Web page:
now that you know how to purl!

garter stitch (abbreviated gst)

The garter stitch is the knit pattern made by knitting or purling every row.

A swatch of garter stitch, produced by knitting every row.

stocking stitch or stockinette stitch (abbreviated st st)

The stocking stitch is the pattern made by alternating knit and purl rows. You would knit every stitch on one row, turn your work, and purl every stitch don’t the next row. By repeating this sequence, you will create the stocking stitch pattern.

A swatch of stocking stitch, producing by alternating knit and purl rows.

ribbing or rib stitch (abbreviated 1×1 rib, 2×2 rib)

the rib stitch illustrated with knit and purl row highlighted.

Rib stitch is most commonly used around cuffs, necks, and hems of sweaters to create a more elastic piece of fabric. Alternating knit stitches and purl stitches on the SAME SIDE OF THE FABRIC produce ribbing. You will often see it referred to as 1×1 ribbing or 2×2 ribbing, and so on. For a 1×1 ribbing, you would alternate a Knit, Purl pattern while Knit, Knit, Purl, Purl pattern would produce a 2×2 ribbing.

Things to Remember About the Purl Stitch

  • It is the back side of the knit stitch.
  • The working yarn should always be in front when working a purl stitch.
  • If you are working the stocking stitch and you forget what side of your work you are on, if you see the purls, then you should be purling, and if you see Vs, you should be knitting.
  • When pushing your needle through the stitches on your needle, make sure you don’t split the yarn.
  • Always count the number of stitches after each row. If you have more than the number your cast on or specified by your knitting patterns, you added some somewhere. If you have fewer stitches than you should, you either dropped some or knit some together. It is better to find those sooner rather than later.
  • When you finish each row, all new stitches will be on the right-hand needle, and the left-hand needle will be empty. Turn the right-hand needle, place it in your left hand and repeat the process.
  • When you begin each new row, the yarn should be on the right side of the stitches on the left-hand needle.
  • There are several different knitting styles; this post shows how to knit the English or American Style.
  • Like any craft, it takes practice to master. Set aside some time to practice casting on and knitting, but don’t get frustrated. Each time you practice a stitch, you will get better.
  • I recommend a needle smaller than US7/5mm for beginner knitting and a suitable yarn weight. If you haven’t already, make sure to read about knitting needles and nab the Needle Conversion Chart here.
  • And read about yarns and nab the Yarn Weights Guide here.
Hand holding needle with two rows of purl stitch.

frequently asked questions about the purl stitch

why are my purl stitches loose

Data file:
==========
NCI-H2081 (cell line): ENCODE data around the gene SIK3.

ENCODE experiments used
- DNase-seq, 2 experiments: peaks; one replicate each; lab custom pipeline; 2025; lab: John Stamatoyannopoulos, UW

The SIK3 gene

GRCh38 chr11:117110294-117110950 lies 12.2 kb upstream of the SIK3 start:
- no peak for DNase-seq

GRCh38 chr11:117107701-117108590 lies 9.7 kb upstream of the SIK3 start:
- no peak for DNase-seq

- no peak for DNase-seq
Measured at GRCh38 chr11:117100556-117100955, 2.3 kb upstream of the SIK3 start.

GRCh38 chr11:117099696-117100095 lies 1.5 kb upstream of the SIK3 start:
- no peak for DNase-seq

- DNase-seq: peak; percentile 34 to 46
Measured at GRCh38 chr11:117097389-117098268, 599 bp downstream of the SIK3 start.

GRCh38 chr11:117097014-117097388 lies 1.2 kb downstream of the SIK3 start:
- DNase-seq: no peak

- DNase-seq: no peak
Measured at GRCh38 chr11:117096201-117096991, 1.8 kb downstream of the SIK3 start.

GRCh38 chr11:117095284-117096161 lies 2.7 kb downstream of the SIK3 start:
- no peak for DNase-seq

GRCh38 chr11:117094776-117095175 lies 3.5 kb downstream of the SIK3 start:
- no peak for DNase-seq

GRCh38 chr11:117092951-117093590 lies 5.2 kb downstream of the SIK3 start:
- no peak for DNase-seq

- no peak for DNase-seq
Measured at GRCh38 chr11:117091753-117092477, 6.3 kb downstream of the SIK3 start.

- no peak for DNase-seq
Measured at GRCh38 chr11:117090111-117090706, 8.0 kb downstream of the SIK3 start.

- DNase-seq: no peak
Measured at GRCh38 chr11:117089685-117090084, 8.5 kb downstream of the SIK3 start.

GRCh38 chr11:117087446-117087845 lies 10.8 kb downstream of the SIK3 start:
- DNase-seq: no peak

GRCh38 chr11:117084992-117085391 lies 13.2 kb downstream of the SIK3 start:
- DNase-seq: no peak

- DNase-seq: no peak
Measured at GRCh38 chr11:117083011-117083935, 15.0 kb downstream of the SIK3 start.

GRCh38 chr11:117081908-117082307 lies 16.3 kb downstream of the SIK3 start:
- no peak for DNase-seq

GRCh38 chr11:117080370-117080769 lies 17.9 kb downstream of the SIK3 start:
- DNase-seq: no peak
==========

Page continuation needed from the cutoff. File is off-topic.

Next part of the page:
You need to adjust your tension. If your purl stitches (or your knit stitches) are loose, try holding the needles at a right angle to each other. Loose stitches often result from needles being held parallel to each other, horizontally.

why are my purl stitches too tight?

Once again, it is all about tension. Make sure you aren’t just knitting at the tip of your needle. Instead, ensure your new stitch is pushed down to the wider part of the needle.

You can read more about tension problems in knitting in this post.

If you want to learn how to knit or are looking to brush up on your knitting skills and knowledge, pop over to the How to Knit page, which houses all of the posts that teach knitting skills. Or, you could go ahead and visit each one by clicking the links below.

All About Knitting

To refer back to this post discussing how to knit the purl stitch, bookmark this page or pin the following image.

White fabric showing purl stitch.

Thanks so much for spending a few minutes of your busy day with me!

If you want to ensure you don’t miss future content, pop your email in the pale green box on the right or click here. I usually send out one email weekly so that I won’t inundate your inbox. I’m sensitive to an overflowing email inbox!  

We will only use your email address to send you emails, no more than 1-2 weekly. In addition, you will have access to my growing library of knit & crochet patterns, as well as other printables. Check back often as this library will continue to grow.   Please know that you can unsubscribe anytime by emailing me or clicking on the “unsubscribe” link at the bottom of all emails.  

And you can access many of the products I refer to on my Nourish and Nestle Amazon Page. You can access it here.

So, if you’d like to get in on the ‘subscriber benefit’ action, simply subscribe to Nourish and Nestle here or use the form on the right sidebar. It’s towards the top a bit.

I have sent all my subscribers the link to the Subscriber Benefits Library. If you missed it or misplaced it, drop me a line.

Until next time…

Signature of Lynn

Thanks for making my day by SHARING!!


Leave a Reply

Your email address will not be published. Required fields are marked *